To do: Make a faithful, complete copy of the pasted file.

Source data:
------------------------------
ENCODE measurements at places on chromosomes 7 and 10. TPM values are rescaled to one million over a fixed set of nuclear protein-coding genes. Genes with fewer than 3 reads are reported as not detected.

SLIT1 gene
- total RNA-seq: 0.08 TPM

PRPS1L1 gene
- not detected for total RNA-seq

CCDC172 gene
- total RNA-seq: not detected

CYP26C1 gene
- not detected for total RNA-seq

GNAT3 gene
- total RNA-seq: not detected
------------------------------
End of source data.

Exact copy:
ENCODE measurements at places on chromosomes 7 and 10. TPM values are rescaled to one million over a fixed set of nuclear protein-coding genes. Genes with fewer than 3 reads are reported as not detected.

SLIT1 gene
- total RNA-seq: 0.08 TPM

PRPS1L1 gene
- not detected for total RNA-seq

CCDC172 gene
- total RNA-seq: not detected

CYP26C1 gene
- not detected for total RNA-seq

GNAT3 gene
- total RNA-seq: not detected